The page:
He handed over a letter and a bag of coins. “This should be enough to get you to London.”
After she had reluctantly accepted and pocketed the items beneath her cloak, he squeezed her hands.
“Be sure to eat well, ma chère. You are so thin and my son must be born healthy.”
She gave him a feigned smile. “Our daughter is the one responsible for my sickness in the mornings… I do not believe she wishes me to even look at food.”
She looked apprehensively at the increasingly angry waves as they tossed the small boat moored rather loosely to a rock on the shore and her hands impulsively went to her stomach.
“Make haste, monsieur,” the old sailor called as he peered anxiously at the darkening clouds. “We must depart now if we are to escape the storm. Bid your chère-amie adieu maintenant or wait for another day. I must return to the bateau.”
thanks “Tobias,” she said, her voice shaking.
He wondered if he would ever again hear her say his name with that adorable French inflection that had drawn him from their first meeting.
“Go, Justine. Go to my family and keep our child safe. I promise I will join you soon.”
He scooped her up in his arms and carried her toward the dinghy, trying to ignore her tears. The old sailor held the boat as still as he could while Tobias placed her on the seat and kissed her hard before striding back to the shore, each footstep heavier than the last.
He studied the darkening sky as the sailor climbed in the boat. “You are sure it is safe?”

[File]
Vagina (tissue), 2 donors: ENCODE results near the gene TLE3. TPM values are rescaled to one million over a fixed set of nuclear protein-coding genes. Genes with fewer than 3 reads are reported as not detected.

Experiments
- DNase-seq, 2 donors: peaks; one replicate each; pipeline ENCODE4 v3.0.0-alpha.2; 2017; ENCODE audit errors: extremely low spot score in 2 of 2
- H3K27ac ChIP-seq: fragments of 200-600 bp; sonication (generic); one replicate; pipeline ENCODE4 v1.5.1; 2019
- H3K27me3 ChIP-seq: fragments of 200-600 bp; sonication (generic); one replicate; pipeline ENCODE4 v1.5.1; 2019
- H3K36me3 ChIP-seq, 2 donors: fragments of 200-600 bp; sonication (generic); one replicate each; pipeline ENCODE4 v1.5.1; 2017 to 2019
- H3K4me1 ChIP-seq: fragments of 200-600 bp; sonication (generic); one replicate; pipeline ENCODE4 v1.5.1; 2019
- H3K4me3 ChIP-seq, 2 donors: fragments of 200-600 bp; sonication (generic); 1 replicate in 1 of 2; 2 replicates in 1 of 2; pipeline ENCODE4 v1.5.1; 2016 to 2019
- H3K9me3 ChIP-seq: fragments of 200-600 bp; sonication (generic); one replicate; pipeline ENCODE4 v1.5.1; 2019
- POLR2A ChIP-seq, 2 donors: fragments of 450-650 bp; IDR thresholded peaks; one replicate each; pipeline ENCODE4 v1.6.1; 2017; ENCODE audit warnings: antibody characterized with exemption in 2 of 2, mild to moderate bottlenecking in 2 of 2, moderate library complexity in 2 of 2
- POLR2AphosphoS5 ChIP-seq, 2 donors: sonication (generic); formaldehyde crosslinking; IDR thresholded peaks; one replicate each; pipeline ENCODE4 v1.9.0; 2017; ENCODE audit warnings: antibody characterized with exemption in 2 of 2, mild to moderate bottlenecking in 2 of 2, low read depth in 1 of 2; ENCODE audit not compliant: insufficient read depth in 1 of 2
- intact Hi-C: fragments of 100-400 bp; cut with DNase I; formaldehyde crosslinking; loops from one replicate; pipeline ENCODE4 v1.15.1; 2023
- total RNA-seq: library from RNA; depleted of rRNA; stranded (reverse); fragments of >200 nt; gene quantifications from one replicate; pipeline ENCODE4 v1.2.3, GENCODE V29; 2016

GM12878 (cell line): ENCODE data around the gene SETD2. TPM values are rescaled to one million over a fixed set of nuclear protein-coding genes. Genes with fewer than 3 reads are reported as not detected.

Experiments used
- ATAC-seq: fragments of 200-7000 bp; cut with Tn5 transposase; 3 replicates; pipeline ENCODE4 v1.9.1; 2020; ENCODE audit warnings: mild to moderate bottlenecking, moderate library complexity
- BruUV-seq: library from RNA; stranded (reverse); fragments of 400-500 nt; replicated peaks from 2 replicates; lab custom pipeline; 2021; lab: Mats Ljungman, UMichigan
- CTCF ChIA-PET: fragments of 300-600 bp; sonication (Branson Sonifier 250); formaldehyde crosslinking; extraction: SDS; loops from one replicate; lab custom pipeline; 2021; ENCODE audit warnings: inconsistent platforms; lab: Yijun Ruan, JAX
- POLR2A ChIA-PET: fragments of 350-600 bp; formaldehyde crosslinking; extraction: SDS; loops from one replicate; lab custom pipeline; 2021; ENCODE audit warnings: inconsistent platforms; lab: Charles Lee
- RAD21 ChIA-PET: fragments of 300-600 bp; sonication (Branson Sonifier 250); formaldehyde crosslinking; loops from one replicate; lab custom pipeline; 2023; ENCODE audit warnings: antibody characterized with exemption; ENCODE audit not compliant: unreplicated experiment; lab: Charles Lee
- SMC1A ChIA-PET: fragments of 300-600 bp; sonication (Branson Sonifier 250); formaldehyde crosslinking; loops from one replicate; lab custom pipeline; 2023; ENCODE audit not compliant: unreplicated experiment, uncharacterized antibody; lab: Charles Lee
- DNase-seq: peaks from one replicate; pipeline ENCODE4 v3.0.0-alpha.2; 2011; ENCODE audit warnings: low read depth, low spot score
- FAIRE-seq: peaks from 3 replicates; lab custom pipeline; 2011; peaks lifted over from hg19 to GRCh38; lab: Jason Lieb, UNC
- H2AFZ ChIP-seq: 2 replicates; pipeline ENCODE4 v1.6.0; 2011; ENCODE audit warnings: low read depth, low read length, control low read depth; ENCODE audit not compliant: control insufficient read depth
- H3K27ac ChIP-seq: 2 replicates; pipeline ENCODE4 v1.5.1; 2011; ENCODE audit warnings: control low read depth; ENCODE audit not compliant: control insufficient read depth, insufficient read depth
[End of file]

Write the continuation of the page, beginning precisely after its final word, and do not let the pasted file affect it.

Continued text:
“La Chasseresse, she is très robuste. A few waves will not topple her, monsieur.”
“Je t’aime, mon amour,” she said to him plaintively, her chin trembling.
“Au revoir, ma chère,” he said, trying to smile, although his vision was blurring from tears.
Will I ever see her again?
He stood watching as the dinghy made its way slowly through the choppy sea to the larger ship anchored in the distance, grief-stricken and unable to concentrate on anything but his pain. When the ship finally sailed off into the horizon, he fell to his knees and prayed as he had never done before for the safety of his beloved. He remained in that position until drops of rain on his face reminded him of the Lefebre family waiting for him in Amiens.
With a deep breath, he rose and made his way to the nearby forest, where his horse waited, tied to a tree.
“Come, my friend. We have a long, wet journey ahead of us.”
Setting foot in the stirrup, he swung his leg over the saddle and urged the horse to a gallop, feeling his heart rip into pieces with every step away from his beloved.
Susana has always had stories in her head waiting to come out, especially when she learned to read and her imagination began to soar. Voracious reading led to a passion for writing, and her fascination with romance and people of the past landed her firmly in the field of historical romance.
A teacher in her former life, Susana lives in Toledo, Ohio in the summer and central Florida in the winter. She is a member of the Central Florida Romance Writers and the Beau Monde chapters of RWA and Maumee Valley Romance Inc.